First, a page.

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Homelessness Reduction Act offers impetus to transform

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The Homelessness Reduction Act comes into effect on 1 April and with it comes the biggest changes to homeless legislation for years.

A new statutory duty means councils will be required to help prevent people from losing their home and take steps to help secure accommodation for people who are, or become, homeless.

Councils will need to provide free advice and guidance on homeless prevention, assess and agree personalised support plans for all applicants and ensure steps are taken to prevent homelessness and retain accommodation.

It is widely acknowledged that the new duties, alongside raised awareness, will result in increased demand. While estimates vary, indications from council pilots, alongside predictions from across London boroughs and learning from Wales, anticipate a rise in demand between 50% and 70%.

Councils have been busy taking steps to prepare, ensuring high quality information and advice is accessible online and frontline staff are trained to help customers early in the process.

Adopting online assessment systems will help manage demand, clean up processes, remove inefficiencies and generate channel shift. Taking a fresh look at data to understand the drivers behind existing demand will help with resource planning and deal with demand spikes.

However, in the current climate of rising demand and financial constraints, tackling prevention in the context of homelessness and housing alone is not enough. Councils we are working with are increasingly focused on developing long-term transformation strategies centred on a fundamental redesign of what they do and how they work with others.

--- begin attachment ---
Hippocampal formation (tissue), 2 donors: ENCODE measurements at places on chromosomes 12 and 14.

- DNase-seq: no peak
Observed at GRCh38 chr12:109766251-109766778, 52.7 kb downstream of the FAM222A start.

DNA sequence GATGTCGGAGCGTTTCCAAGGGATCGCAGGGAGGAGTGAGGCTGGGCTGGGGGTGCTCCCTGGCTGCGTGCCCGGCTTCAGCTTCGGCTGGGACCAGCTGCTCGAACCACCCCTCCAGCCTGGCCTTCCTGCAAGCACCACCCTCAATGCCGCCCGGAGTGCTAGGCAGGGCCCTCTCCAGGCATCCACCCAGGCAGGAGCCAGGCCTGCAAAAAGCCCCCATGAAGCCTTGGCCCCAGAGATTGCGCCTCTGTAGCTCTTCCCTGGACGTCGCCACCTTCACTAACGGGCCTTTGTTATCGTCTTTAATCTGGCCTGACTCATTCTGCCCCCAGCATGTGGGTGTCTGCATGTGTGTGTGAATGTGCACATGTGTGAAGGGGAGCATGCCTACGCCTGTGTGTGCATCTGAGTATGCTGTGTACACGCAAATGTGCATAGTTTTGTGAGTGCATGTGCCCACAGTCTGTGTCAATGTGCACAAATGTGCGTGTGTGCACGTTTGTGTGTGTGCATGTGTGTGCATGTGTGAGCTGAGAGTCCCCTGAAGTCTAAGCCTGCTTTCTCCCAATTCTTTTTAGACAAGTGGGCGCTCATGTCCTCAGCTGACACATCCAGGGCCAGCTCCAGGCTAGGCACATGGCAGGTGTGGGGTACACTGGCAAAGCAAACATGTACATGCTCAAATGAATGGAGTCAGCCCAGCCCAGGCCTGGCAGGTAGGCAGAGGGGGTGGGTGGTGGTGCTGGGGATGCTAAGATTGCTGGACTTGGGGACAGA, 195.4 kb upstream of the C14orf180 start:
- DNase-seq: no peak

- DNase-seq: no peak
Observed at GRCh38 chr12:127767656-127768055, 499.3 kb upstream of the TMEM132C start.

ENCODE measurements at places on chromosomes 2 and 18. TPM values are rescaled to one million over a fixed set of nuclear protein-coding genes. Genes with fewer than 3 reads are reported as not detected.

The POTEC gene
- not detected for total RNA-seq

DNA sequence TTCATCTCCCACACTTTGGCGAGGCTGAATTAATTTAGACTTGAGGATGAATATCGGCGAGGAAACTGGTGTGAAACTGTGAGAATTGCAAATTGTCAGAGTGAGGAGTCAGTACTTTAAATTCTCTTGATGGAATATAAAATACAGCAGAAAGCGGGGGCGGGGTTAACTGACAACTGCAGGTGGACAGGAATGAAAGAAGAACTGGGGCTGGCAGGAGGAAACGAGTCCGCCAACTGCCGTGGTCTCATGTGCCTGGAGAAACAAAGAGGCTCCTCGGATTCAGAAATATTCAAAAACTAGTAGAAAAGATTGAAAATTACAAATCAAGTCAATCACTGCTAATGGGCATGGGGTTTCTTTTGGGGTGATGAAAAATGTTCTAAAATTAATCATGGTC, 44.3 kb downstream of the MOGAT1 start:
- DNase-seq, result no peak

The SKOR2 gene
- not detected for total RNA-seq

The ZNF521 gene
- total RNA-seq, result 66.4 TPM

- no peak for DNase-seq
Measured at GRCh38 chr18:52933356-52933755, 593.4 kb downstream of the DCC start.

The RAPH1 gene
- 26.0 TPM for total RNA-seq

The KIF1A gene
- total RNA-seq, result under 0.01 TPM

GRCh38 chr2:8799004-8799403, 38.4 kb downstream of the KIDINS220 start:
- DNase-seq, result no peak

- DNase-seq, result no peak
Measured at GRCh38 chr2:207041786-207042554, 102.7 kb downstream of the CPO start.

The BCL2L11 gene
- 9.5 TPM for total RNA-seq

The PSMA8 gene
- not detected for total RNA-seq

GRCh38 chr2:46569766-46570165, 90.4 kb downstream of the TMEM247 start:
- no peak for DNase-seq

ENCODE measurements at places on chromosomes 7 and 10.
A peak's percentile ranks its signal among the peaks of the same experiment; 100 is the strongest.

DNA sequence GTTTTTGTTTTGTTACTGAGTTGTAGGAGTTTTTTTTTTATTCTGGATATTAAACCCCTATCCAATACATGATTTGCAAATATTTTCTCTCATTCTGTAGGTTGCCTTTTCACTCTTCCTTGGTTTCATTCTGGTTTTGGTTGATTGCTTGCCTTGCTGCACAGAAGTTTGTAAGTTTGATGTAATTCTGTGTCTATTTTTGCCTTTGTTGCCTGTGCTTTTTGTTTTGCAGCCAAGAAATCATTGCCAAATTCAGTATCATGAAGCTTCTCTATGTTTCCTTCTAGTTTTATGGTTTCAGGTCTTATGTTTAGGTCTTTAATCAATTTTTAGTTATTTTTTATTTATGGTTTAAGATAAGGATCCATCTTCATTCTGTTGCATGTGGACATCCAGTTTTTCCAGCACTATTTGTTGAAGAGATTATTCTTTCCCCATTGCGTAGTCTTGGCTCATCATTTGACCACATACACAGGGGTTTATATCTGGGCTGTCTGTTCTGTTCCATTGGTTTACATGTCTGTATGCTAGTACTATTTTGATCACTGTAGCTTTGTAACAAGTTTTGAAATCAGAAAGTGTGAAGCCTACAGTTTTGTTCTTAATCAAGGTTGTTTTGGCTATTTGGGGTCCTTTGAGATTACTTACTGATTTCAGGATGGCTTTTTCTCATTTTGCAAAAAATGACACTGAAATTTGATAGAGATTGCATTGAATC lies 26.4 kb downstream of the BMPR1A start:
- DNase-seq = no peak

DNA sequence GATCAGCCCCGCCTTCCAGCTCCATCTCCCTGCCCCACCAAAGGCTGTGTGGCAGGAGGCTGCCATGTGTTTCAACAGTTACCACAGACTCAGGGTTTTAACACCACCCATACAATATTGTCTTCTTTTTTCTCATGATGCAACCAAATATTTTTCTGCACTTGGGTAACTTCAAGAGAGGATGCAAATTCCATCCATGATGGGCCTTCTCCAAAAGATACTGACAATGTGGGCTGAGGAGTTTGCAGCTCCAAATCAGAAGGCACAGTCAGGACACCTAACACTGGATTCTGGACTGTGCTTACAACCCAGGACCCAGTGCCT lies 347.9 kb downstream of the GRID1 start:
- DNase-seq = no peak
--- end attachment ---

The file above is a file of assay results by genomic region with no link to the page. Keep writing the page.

From a prevention perspective this requires councils, with partners across all sectors, to boldly rethink how they tackle issues and problems early on, integrate service areas such as housing, social care, employment, money and wellbeing and build greater community resilience by enabling people to do more for themselves.

As a transformation partner to several councils, Agilisys is starting to see exciting and innovative approaches emerging. Barking & Dagenham LBC, for example, has recently launched a new service called Community Solutions. It aims to help people to help themselves by identifying and tackling the root cause of complex issues.

The response to the Homelessness Reduction Act and indeed other reform such as universal credit needs to be compliant and timely. However, it is imperative that councils, with partners, grasp the opportunity for radical reform of services to ensure they are best placed to meet future challenges.

Rhodri Rowlands, principal consultant, Agilisys

 

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Column sponsored and supplied by Agilisys

www.agilisys.co.uk

 

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